It’s been a long time in the making, but Sid’s work on using long read sequencing to determine expressed antigen diversity in Trypanosoma brucei infections has finally been posted on bioRxiv!
In this collaboration with Liam Morrison, we applied long read sequencing (PacBio) to VSG amplicons generated from blood extracted from mice infected with T. brucei. We found that long read sequencing is reliable for resolving allelic differences between VSGs, that there is significant expressed diversity (449 VSGs detected across 20 mice) and that there is a striking semi-reproducible pattern of expressed diversity across the timeframe of study.
Well done Sid and everyone else who contributed to this study!
One PhD and one postdoc position are available to join me at the Computational Biology Unit and the Department of Informatics at the University of Bergen. More details and online application at Jobbnorge: PhD position or Postdoc position.
Application deadline for both positions: 5 August.
From August I will join the Computational Biology Unit and the Department of Informatics at the University of Bergen.
Climbing Glittertind, Norway’s second highest mountain
Congratulations and goodbye to Lingfei who has joined Ramnik Xavier’s lab at the Broad Institute and Massachusetts General Hospital. Thanks for the good times and all the hard work, and all the best in your new position!
There is a lot of research showing that genetic information in combination with gene expression data can be used to predict causal interactions between genes, on the basis that genetic variation among individuals causes gene expression variation but not vice versa (this PLOS CompBio article is a contribution to the field from our group and has links to earlier work). Anagha Joshi’s group asked if this principle could be extended to other contexts, and in a joint preprint “Causal gene regulatory network inference using enhancer activity as a causal anchor” an affirmative answer is given: variation of epigenetic activity at enhancer elements across multiple cell types or experimental treatments together with gene expression data also predicts causal interactions. The accompanying statistical methods have been implemented in our Findr software.
A preprint on “Model-based clustering of multi-tissue gene expression data” is available from arXiv. In this paper we present a Bayesian model-based clustering algorithm for large-scale, multi-tissue gene expression data, where expression profiles are obtained from multiple tissues or organs sampled from dozens to hundreds of individuals. Our model can incorporate prior information on physiological tissue similarity, and results in a set of clusters, each consisting of a core set of genes conserved across tissues as well as differential sets of genes specific to one or more subsets of tissues. The algorithm has been implemented in the Lemon-Tree software as a new “task”, revamp.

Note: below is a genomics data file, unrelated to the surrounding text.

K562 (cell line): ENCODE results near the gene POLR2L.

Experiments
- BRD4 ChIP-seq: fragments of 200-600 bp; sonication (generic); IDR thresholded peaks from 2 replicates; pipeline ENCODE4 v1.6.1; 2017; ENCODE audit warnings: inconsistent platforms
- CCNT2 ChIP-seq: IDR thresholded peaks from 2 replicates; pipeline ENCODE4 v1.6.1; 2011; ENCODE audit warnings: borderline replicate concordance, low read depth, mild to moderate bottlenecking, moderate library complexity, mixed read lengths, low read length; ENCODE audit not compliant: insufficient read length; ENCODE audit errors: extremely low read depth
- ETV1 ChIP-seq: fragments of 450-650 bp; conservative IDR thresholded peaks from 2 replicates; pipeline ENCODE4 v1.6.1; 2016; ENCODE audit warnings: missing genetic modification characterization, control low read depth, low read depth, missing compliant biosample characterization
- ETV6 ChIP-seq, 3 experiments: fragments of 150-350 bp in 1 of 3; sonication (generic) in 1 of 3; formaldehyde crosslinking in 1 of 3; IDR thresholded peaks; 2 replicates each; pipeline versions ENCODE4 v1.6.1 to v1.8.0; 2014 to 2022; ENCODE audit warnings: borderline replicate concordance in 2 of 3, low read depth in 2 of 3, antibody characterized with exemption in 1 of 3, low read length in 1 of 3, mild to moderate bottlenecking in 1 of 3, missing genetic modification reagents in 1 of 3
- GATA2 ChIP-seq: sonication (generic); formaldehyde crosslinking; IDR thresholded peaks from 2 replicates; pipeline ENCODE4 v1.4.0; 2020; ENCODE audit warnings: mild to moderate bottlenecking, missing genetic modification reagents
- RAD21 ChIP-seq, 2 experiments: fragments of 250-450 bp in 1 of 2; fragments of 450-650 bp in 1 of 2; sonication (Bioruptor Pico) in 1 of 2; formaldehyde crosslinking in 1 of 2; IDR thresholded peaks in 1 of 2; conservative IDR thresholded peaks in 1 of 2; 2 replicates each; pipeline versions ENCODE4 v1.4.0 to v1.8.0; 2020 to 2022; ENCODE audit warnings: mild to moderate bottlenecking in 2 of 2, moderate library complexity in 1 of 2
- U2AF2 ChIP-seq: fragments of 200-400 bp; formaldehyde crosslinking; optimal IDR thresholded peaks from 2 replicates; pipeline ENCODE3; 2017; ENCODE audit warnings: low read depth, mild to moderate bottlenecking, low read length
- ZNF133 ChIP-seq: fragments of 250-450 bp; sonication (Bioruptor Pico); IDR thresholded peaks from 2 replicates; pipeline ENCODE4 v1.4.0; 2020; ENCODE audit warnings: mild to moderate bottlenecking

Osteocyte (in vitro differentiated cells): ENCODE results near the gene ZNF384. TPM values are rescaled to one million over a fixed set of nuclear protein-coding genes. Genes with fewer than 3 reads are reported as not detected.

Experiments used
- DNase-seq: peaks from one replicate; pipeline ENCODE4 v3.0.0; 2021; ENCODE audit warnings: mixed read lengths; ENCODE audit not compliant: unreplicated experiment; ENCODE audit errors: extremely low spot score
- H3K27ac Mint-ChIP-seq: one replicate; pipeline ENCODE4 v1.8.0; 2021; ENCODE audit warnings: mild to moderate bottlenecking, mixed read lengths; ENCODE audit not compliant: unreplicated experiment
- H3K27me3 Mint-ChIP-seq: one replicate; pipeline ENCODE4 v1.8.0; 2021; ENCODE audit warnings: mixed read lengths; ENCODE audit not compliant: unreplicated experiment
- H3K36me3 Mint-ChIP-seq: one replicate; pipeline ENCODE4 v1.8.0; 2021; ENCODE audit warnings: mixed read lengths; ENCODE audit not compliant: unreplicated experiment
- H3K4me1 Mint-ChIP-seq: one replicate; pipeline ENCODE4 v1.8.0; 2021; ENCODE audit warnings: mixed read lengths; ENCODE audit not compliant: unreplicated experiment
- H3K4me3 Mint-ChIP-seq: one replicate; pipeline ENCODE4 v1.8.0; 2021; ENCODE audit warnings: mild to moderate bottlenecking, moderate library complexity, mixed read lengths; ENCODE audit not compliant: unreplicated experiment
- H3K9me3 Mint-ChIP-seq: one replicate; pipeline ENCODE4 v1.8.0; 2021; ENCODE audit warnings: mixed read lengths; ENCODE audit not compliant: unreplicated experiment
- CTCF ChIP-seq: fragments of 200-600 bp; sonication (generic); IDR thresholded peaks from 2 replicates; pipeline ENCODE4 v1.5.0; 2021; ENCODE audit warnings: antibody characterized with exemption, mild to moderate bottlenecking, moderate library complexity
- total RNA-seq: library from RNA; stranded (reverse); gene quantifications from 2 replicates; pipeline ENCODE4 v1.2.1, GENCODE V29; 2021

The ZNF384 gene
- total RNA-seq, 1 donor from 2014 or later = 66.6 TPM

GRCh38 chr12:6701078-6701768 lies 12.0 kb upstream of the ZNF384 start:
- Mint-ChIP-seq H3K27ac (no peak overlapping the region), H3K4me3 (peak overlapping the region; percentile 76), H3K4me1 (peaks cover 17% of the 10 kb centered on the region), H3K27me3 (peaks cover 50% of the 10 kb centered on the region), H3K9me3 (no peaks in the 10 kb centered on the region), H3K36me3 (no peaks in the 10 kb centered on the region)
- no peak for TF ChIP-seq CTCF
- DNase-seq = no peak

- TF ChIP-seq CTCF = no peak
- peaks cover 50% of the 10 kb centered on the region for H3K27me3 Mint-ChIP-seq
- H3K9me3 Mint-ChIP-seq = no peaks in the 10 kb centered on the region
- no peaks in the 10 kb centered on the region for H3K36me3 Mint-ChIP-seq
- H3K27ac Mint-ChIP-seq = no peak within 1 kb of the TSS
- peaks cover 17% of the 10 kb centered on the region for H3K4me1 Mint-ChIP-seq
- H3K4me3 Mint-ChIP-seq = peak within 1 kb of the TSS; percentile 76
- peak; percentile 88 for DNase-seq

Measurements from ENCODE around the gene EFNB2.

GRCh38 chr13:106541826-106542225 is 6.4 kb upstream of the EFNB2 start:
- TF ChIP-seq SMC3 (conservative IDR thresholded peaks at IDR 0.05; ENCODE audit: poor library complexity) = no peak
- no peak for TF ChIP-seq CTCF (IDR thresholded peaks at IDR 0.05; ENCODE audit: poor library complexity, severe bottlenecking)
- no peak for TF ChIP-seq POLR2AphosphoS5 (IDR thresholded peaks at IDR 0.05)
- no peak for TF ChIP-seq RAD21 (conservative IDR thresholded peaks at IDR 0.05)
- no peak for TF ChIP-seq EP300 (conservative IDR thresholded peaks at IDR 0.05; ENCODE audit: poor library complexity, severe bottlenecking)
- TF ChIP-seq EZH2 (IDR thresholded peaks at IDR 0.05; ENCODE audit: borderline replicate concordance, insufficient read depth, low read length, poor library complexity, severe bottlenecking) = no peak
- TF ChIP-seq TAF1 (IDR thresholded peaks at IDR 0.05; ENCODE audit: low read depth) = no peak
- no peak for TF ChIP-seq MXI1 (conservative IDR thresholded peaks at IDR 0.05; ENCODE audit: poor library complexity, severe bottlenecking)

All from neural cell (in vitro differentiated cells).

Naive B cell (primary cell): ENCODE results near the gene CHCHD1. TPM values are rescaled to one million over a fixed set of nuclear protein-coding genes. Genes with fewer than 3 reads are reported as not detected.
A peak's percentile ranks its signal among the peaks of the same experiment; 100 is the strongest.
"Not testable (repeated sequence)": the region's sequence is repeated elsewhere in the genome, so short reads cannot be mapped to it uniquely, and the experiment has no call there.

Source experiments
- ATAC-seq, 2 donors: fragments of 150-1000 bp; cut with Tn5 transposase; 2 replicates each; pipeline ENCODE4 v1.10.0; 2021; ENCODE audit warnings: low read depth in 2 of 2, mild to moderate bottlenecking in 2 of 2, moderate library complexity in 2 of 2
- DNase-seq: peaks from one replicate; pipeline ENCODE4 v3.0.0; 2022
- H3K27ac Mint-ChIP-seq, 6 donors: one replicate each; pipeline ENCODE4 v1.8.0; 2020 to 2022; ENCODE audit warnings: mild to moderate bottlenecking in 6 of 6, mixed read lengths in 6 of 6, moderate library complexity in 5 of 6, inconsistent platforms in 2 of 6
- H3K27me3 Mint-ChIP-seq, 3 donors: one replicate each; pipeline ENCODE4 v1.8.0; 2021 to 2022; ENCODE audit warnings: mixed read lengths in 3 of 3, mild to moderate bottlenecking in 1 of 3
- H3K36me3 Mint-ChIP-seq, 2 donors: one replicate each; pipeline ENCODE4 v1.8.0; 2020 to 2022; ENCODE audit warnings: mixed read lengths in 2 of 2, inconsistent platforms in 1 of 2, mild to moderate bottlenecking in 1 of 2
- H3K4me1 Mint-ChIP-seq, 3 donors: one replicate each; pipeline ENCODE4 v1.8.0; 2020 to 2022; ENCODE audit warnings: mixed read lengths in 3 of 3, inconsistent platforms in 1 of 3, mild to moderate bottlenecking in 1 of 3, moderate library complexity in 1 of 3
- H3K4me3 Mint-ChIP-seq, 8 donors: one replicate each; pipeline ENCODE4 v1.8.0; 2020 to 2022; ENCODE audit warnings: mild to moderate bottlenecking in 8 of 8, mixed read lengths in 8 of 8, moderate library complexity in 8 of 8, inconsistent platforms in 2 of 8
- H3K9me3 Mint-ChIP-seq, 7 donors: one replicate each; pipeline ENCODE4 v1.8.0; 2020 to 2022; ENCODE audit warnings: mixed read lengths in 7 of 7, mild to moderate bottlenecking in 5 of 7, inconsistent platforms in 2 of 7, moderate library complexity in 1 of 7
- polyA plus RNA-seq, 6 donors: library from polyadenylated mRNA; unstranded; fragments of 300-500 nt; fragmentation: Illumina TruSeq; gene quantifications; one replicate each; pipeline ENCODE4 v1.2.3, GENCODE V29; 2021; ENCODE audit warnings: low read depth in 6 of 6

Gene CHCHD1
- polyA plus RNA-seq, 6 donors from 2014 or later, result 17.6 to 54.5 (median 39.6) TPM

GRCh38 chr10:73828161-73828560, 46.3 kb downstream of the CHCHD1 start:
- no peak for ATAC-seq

We have posted a preprint Wisdom of the crowd from unsupervised dimension reduction on arXiv. In this paper we show that one-dimensional unsupervised dimension reduction, such as principal component analysis and Isomap, can be used to derive consensus predictions from the responses of multiple individuals to the same questions, and performs better than existing solutions. This is relevant for crowd wisdom applications in the social and natural sciences, including data fusion, meta-analysis, crowd-sourcing, and committee decision making.
We have contributed two chapters to a forthcoming book on gene regulatory network inference edited by Vân Anh Huynh-Thu and Guido Sanguinetti.
Whole-transcriptome causal network inference with genomic and transcriptomic data (on bioRxiv) describes a protocol for reconstructing causal gene networks from genome-wide genotype and gene expression data using the Findr software.
Learning differential module networks across multiple experimental conditions (on arXiv) reviews the theory of module network inference and describes how differential module networks across multiple experimental conditions can be learned using the Lemon-Tree software.
Slides from Pau’s talk on “Host response processes and host-parasite interactions in Trypanosoma brucei infections” at last August’s NextGenBUG meeting are on F1000Research.